IR #2005-24
Friday, May 17, 2005

Dean Fryer
Renée Bacchini

Labor Commissioner discovers multiple violations in auto repair shops in Santa Clara and San Mateo Counties

SAN FRANCISCO - The California Department of Industrial Relations' Divisions of Labor Standards Enforcement (DLSE) and Occupational Safety and Health (Cal/OSHA), in cooperation with Santa Clara County and San Mateo Regional Auto Theft Taskforce (RATTF) and local police agencies participated in an Underground Economy Operation (UEO). The three day UEO was an effort to crack down on auto repair businesses in violation of laws that give them an unfair advantage over other businesses and their employees. The vigorous enforcement effort resulted in a total of 82 citations and $226,650 in penalties as well as referrals to other agencies, one arrest and seizure of three stolen vehicles. The UEO strategically screened and targeted suspect businesses, making the multi-agency operation a success.

"The purpose of the multi-agency operations is to make the best use of various law enforcement agencies, especially in this time of shrinking public resources," said Donna M. Dell, State Labor Commissioner. "We see this as an opportunity to not only protect legitimate business, employees and consumers, but California's economy as well. In addition, this is an opportunity to educate employees and employers on their rights and responsibilities."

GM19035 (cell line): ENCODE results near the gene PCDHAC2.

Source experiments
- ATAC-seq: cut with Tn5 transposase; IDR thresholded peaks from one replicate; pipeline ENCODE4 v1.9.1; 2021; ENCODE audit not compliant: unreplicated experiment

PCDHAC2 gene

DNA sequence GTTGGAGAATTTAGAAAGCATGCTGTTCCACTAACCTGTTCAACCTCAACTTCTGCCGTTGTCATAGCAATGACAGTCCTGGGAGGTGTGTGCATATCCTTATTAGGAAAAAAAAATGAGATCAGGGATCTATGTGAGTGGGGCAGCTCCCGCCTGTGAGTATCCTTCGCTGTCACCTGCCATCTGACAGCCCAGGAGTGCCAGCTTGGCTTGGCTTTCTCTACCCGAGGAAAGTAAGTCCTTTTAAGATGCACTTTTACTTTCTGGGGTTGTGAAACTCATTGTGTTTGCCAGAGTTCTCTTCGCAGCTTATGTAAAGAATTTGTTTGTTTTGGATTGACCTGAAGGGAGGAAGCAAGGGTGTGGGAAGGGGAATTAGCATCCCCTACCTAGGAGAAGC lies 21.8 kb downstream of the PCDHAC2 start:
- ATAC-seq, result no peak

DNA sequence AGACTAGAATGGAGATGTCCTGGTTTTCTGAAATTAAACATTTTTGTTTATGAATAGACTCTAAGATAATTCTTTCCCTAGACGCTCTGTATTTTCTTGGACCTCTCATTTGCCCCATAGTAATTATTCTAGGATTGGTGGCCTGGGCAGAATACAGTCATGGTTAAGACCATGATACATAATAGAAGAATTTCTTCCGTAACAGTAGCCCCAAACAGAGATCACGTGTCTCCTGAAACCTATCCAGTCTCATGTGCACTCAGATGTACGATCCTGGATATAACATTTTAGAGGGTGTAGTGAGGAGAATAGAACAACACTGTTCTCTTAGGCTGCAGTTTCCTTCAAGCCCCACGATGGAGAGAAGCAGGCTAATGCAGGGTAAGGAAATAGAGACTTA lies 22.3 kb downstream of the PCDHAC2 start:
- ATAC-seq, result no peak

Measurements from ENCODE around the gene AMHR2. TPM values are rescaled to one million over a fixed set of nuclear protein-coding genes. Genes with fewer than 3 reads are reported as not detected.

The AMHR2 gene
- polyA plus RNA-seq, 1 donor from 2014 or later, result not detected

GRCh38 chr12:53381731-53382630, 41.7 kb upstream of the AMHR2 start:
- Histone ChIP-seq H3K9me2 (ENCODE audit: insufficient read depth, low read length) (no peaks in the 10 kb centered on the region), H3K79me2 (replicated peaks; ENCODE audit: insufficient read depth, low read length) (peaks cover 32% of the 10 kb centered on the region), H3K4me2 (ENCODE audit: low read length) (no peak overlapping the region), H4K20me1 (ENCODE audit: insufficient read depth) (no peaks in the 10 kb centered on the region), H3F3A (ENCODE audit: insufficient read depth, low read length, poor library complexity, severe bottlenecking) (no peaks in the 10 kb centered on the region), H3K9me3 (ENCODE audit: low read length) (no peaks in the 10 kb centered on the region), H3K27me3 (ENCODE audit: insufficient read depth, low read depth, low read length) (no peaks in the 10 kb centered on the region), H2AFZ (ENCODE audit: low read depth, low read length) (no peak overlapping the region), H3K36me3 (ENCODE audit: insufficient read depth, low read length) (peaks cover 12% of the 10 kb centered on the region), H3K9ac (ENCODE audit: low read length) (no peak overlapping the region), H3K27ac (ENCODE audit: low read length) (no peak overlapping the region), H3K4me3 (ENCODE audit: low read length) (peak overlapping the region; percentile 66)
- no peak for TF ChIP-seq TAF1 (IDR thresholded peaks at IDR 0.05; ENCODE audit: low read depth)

The result of the 28 inspections is as follows:

While these public agencies have been working together on joint enforcement operations, or sweeps, since 1993, efforts to crackdown have been stepped up under the current administration.

"We want a level playing field for all legitimate businesses in California," added the Labor Commissioner. "Unscrupulous operators have a leg up on legitimate business because they can charge less for their services. In the mean time the employees suffer with inadequate pay, no compensation if they are injured and a higher rate of injury because of health and safety violations. The consumer suffers by the operators shoddy business practices."

In California, regulations governing wages, hours and working conditions are laid out in the Industrial Welfare Commission wage orders, which must be available at the worksite where employees can read them. Employers can access the Industrial Welfare Commission wage orders and other workplace postings on-line at, you will find workplace posting on the left navigation bar.